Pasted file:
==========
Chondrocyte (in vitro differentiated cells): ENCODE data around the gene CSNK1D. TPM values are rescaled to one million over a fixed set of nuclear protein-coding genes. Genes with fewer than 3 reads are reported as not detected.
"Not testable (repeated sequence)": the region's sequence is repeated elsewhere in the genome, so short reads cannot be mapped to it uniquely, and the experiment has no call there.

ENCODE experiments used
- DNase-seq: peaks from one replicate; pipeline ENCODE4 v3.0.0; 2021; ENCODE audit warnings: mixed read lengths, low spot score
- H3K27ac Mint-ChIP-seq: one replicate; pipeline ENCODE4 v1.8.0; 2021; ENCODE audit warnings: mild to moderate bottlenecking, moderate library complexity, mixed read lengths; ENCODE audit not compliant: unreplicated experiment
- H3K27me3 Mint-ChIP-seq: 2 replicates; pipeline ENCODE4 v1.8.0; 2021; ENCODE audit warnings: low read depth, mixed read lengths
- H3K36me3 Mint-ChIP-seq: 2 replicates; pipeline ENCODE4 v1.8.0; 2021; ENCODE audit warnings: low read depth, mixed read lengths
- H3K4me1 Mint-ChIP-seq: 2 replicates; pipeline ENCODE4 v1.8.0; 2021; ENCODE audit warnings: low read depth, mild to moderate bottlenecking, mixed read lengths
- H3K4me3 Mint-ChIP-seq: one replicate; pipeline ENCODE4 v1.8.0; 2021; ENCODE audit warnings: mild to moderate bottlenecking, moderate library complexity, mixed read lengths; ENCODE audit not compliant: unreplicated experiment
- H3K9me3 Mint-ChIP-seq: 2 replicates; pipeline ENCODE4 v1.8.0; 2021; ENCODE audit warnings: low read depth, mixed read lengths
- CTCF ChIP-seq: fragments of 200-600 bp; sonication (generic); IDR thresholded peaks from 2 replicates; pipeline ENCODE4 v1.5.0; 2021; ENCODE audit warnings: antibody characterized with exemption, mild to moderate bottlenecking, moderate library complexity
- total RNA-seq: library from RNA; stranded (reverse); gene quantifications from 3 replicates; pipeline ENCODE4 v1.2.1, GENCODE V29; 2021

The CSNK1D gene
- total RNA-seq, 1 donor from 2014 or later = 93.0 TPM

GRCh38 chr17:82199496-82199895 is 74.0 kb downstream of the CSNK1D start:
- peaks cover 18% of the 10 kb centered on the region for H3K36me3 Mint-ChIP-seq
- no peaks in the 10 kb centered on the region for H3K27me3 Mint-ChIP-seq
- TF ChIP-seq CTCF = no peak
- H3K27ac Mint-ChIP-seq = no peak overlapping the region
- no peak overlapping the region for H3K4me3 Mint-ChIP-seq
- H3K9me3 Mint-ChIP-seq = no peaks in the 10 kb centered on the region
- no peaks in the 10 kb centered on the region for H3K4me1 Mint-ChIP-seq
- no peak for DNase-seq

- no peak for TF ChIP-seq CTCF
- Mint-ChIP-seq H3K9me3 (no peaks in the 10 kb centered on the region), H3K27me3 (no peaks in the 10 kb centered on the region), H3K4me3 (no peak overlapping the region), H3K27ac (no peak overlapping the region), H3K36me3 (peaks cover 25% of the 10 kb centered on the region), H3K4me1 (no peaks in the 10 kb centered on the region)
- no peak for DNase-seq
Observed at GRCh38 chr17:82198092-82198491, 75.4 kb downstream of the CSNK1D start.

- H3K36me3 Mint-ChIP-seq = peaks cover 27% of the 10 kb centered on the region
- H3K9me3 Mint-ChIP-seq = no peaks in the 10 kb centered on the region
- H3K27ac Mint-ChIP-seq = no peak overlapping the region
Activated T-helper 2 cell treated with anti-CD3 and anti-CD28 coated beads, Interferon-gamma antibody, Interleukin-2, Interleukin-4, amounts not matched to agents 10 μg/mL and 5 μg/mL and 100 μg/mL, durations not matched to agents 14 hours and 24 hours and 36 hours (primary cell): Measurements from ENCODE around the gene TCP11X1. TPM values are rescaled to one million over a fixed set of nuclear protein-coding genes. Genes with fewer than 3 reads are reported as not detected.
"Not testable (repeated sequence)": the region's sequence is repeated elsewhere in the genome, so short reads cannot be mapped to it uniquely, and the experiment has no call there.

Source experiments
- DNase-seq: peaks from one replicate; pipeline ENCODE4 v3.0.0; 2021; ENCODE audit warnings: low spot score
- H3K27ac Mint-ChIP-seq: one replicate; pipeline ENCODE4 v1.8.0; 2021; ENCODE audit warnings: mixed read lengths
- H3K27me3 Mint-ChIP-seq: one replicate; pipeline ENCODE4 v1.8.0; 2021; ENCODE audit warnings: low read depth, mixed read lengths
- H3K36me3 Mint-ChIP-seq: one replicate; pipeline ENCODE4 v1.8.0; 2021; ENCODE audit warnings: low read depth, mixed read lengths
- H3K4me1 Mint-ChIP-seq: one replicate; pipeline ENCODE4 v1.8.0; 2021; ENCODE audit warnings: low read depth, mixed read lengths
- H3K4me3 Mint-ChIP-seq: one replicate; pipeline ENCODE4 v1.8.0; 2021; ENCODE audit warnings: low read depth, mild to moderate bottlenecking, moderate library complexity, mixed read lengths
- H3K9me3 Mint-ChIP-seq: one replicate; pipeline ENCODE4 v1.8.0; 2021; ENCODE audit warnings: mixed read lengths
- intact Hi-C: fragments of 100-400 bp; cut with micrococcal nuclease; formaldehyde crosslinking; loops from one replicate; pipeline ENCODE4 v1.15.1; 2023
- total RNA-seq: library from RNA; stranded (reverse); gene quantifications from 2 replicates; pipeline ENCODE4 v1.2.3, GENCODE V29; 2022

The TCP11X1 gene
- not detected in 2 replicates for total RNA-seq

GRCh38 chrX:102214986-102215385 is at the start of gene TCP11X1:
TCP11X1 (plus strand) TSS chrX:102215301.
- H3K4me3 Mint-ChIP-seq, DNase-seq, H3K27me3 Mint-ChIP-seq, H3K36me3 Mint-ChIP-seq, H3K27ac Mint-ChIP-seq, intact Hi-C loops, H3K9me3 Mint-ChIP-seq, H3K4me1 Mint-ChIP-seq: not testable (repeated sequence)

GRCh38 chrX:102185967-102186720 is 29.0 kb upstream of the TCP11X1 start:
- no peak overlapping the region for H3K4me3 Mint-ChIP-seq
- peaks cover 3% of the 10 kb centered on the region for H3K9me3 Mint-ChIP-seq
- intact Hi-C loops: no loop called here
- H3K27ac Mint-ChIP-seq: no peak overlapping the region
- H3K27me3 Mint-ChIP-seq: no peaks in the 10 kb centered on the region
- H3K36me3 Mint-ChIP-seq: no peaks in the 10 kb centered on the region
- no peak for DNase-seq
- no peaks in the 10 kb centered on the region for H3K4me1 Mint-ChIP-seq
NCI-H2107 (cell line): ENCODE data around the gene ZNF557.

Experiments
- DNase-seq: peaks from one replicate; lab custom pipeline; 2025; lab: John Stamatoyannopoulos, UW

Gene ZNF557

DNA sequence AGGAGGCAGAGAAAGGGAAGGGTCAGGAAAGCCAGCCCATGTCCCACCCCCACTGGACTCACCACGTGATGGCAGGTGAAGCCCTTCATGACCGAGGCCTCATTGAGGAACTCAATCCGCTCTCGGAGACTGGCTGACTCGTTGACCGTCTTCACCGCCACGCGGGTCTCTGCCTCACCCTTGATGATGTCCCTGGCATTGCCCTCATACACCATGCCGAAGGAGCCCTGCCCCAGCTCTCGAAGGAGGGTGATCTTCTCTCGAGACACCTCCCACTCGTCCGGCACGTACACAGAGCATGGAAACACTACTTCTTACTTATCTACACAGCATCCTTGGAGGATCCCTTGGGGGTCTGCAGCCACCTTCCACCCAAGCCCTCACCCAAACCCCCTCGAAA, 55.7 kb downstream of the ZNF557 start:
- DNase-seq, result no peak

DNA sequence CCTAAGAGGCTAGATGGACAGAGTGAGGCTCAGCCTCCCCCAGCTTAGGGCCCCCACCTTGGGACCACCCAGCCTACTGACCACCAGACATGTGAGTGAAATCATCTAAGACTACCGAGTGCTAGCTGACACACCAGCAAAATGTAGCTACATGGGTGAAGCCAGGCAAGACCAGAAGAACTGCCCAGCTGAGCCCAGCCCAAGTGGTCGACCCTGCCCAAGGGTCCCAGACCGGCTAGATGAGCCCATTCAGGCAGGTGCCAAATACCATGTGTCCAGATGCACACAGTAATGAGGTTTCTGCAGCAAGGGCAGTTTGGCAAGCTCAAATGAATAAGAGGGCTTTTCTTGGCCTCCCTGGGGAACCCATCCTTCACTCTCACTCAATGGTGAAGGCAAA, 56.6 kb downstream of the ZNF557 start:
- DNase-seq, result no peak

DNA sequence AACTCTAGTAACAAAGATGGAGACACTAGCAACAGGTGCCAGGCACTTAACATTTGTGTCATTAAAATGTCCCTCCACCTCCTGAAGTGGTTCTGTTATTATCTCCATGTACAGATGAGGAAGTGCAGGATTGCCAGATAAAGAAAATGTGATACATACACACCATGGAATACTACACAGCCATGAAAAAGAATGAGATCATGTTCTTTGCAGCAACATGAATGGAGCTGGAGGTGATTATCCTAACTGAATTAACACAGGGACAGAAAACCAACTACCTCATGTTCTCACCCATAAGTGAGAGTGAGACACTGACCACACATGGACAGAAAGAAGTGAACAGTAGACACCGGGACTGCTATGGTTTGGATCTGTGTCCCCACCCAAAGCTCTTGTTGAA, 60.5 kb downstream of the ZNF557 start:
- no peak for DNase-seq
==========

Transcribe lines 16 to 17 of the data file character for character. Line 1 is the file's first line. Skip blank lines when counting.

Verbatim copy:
- peaks cover 18% of the 10 kb centered on the region for H3K36me3 Mint-ChIP-seq
- no peaks in the 10 kb centered on the region for H3K27me3 Mint-ChIP-seq